Bristol County is a county in the Commonwealth of Massachusetts. As of the 2010 census, the population was 548,285. The county seat is Taunton. Some governmental functions are performed by the Commonwealth of Massachusetts, others by the county, and others by local towns and cities. See administrative divisions of Massachusetts. The property deed records are kept in Taunton, Attleboro, Fall River, and New Bedford.
Massachusetts, officially the Commonwealth of Massachusetts, is the most populous state in the New England region of the northeastern United States. It borders on the Atlantic Ocean to the east, the states of Connecticut and Rhode Island to the south, New Hampshire and Vermont to the north, and New York to the west. The state is named after the Massachusett tribe, which once inhabited the east side of the area, and is one of the original thirteen states. The capital of Massachusetts is Boston, which is also the most populous city in New England. Over 80% of Massachusetts's population lives in the Greater Boston metropolitan area, a region influential upon American history, academia, and industry. Originally dependent on agriculture, fishing and trade, Massachusetts was transformed into a manufacturing center during the Industrial Revolution. During the 20th century, Massachusetts's economy shifted from manufacturing to services. Modern Massachusetts is a global leader in biotechnology, engineering, higher education, finance, and maritime trade.
Services were held at the First Presbyterian Church, of which Bell was a member. Judge Bell and other family members are interred at Forest Park East Cemetery in Shreveport.
The Presbyterian Church in the United States was a Protestant Christian denomination in the Southern and border states of the United States that existed from 1861 to 1983. That year it merged with the United Presbyterian Church in the United States of America (UPCUSA) to form the Presbyterian Church (USA).
Bell was so respected in the community that government offices closed for his funeral. So did deliberations of a grand jury. At the time of his death, Bell held the distinction as the then longest-serving judge in Caddo Parish history. His colleague, Judge J. H. Stephens, described Bell as "always fair, impartial, just and wise in his decisions. He was loved by both the members of the bar and the people of Caddo Parish."Judge Robert J. O'Neal, who served on the court until 1961, described Bell's passing at the time as "a great personal loss to me. I, as the youngest in service of the Caddo Parish district judges, have always looked to him as an ideal."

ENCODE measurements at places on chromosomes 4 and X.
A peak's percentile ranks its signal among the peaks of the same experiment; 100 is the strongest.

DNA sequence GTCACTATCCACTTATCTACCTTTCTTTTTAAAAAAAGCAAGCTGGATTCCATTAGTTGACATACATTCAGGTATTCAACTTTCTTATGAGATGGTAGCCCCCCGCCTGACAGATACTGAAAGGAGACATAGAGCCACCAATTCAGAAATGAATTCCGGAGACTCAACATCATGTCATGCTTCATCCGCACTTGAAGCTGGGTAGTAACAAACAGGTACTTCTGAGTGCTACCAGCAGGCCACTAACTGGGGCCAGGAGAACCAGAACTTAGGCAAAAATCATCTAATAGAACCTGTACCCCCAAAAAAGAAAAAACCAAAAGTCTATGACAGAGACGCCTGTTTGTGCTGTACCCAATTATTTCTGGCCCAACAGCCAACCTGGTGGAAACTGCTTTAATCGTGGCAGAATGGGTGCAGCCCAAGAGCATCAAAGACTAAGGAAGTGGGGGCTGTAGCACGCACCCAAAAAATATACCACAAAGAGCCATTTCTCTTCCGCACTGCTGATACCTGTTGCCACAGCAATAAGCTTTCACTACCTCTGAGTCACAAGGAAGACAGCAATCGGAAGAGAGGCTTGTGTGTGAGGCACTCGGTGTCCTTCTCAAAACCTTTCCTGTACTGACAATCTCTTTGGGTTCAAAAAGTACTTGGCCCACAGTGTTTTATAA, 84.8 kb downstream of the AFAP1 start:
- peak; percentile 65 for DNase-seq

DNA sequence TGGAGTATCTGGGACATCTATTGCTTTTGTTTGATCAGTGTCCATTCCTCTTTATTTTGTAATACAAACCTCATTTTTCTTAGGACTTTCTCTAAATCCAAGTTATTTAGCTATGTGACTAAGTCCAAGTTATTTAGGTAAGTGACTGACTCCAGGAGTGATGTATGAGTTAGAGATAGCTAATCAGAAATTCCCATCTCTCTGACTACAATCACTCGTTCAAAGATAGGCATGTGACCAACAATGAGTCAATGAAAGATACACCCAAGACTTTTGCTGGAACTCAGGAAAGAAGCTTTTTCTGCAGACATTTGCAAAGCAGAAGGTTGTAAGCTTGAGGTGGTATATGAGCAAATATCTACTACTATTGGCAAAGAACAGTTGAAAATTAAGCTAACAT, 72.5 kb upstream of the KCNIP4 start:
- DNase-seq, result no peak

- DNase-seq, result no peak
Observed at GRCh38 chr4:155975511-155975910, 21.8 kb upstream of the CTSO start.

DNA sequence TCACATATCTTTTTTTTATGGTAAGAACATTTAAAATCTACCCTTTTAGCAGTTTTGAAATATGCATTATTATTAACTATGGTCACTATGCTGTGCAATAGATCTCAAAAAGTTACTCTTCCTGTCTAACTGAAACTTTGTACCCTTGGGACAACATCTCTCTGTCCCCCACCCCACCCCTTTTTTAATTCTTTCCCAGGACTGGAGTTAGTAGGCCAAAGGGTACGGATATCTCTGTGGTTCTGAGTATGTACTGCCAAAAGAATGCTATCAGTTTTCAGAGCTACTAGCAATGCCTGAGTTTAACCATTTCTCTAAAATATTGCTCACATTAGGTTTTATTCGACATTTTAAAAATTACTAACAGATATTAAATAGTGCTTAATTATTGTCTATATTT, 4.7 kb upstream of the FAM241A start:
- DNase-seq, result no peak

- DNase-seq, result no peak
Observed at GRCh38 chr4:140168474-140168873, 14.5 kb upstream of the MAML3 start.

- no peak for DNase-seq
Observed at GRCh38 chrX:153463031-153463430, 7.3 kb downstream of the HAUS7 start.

Caddo Public Schools is a school district based in Shreveport, Louisiana, United States. The district serves all of Caddo Parish.
C. E. Byrd High School, a Blue Ribbon School, is the largest high school in Shreveport, Louisiana. In continuous operation since 1925, Byrd is also the second-largest high school in the state of Louisiana.
Littleberry Calhoun Allen, Jr., was a two-term Democratic mayor of Shreveport, Louisiana, the state's third largest city. From 1962-1970, he was the municipal public utilities commissioner. He also served some two months as a "District B" city council member after his election in the fall of 1990. The racially moderate Allen presided over a formerly segregated Shreveport, but there was much unrest in the black community during his tenure. Public Safety Commissioner George W. D'Artois had resigned in a swirl of corruption accusations though none reached directly to Allen. By the end of Allen's tenure, City Hall controversies produced a sense of stagnation even though Allen had worked for industrial development and public works projects, one of which bears his name.
Clifton Ellis Byrd Sr., was a prominent educator in the U.S. state of Louisiana during the first quarter of the 20th century. The nationally recognized C.E. Byrd High School in Shreveport, the alma mater of many of that city's civic and political leaders, bears his name. C.E. Byrd is Shreveport's oldest public high school.